B69.8 is a non-specific and non-billable ICD-10 code code, consider using a code with a higher level of specificity for a diagnosis of cysticercosis of other sites. The code is not specific and is NOT valid for the year 2023 for the submission of HIPAA-covered transactions. Category or Header define the heading of a category of codes that may be further subdivided by the use of 4th, 5th, 6th or 7th characters.
- Cysticercosis-. infection with cysticercus, the larval form of the various tapeworms of the genus taenia (usually t. solium in man). in humans they penetrate the intestinal wall and invade subcutaneous tissue, brain, eye, muscle, heart, liver, lung, and peritoneum. brain involvement results in neurocysticercosis.
- Neurocysticercosis-. infection of the brain, spinal cord, or perimeningeal structures with the larval forms of the genus taenia (primarily t. solium in humans). lesions formed by the organism are referred to as cysticerci. the infection may be subacute or chronic, and the severity of symptoms depends on the severity of the host immune response and the location and number of lesions. seizures represent the most common clinical manifestation although focal neurologic deficits may occur. (from joynt, clinical neurology, 1998, ch27, pp46-50)
- Cysticercosis-. a parasitic infection caused by the larval form of taenia solium. it is a disseminated infection affecting the central nervous system, subcutaneous tissues, lungs, heart and liver. the most serious complications result from infection of the brain parenchyma. patients may develop seizures, hydrocephalus, encephalopathy and meningoencephalitis.
- Neurocysticercosis-. a parasitic infection with tapeworms of the genus taenia affecting the brain. it is manifested with seizures and headaches.
Specific Coding for Cysticercosis of other sites
Non-specific codes like B69.8 require more digits to indicate the appropriate level of specificity. Consider using any of the following ICD-10 codes with a higher level of specificity when coding for cysticercosis of other sites:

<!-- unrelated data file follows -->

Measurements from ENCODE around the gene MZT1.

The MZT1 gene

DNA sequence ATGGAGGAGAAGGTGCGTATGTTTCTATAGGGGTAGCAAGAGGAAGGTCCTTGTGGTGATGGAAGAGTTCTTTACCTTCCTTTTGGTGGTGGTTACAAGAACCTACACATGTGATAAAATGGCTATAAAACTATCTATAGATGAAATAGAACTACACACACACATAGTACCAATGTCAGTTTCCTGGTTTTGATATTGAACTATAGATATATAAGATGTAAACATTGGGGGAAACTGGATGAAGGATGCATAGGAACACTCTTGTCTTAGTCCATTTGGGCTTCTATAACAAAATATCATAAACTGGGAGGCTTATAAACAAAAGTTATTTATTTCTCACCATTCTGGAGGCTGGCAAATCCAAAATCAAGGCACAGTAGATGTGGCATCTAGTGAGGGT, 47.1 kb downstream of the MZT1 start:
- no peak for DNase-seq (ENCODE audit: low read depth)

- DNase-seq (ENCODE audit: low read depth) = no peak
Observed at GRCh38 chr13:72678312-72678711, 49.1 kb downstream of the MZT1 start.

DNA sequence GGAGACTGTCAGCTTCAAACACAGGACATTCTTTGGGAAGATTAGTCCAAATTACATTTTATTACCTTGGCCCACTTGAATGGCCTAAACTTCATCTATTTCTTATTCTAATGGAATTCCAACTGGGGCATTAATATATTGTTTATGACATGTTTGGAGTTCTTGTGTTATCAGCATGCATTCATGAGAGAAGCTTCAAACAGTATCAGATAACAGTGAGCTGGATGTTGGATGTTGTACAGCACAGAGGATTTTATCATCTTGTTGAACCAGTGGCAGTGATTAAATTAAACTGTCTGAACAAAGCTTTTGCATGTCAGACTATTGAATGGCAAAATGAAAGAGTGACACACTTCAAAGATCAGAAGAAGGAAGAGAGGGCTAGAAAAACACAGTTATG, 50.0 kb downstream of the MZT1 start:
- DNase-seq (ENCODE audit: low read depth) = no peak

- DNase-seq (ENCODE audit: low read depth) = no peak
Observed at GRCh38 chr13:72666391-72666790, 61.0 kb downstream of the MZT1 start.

Parasites are living things that use other living things - like your body - for food and a place to live. You can get them from contaminated food or water, a bug bite, or sexual contact. Some parasitic diseases are easily treated and some are not.
Parasites range in size from tiny, one-celled organisms called protozoa to worms that can be seen with the naked eye. Some parasitic diseases occur in the United States. Contaminated water supplies can lead to Giardia infections. Cats can transmit toxoplasmosis, which is dangerous for pregnant women. Others, like malaria, are common in other parts of the world.
If you are traveling, it's important to drink only water you know is safe. Prevention is especially important. There are no vaccines for parasitic diseases. Some medicines are available to treat parasitic infections.
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- FY 2023 - No Change, effective from 10/1/2022 through 9/30/2023
- FY 2022 - No Change, effective from 10/1/2021 through 9/30/2022
- FY 2021 - No Change, effective from 10/1/2020 through 9/30/2021
- FY 2020 - No Change, effective from 10/1/2019 through 9/30/2020
- FY 2019 - No Change, effective from 10/1/2018 through 9/30/2019
- FY 2018 - No Change, effective from 10/1/2017 through 9/30/2018
- FY 2017 - No Change, effective from 10/1/2016 through 9/30/2017
- FY 2016 - New Code, effective from 10/1/2015 through 9/30/2016 (First year ICD-10-CM implemented into the HIPAA code set)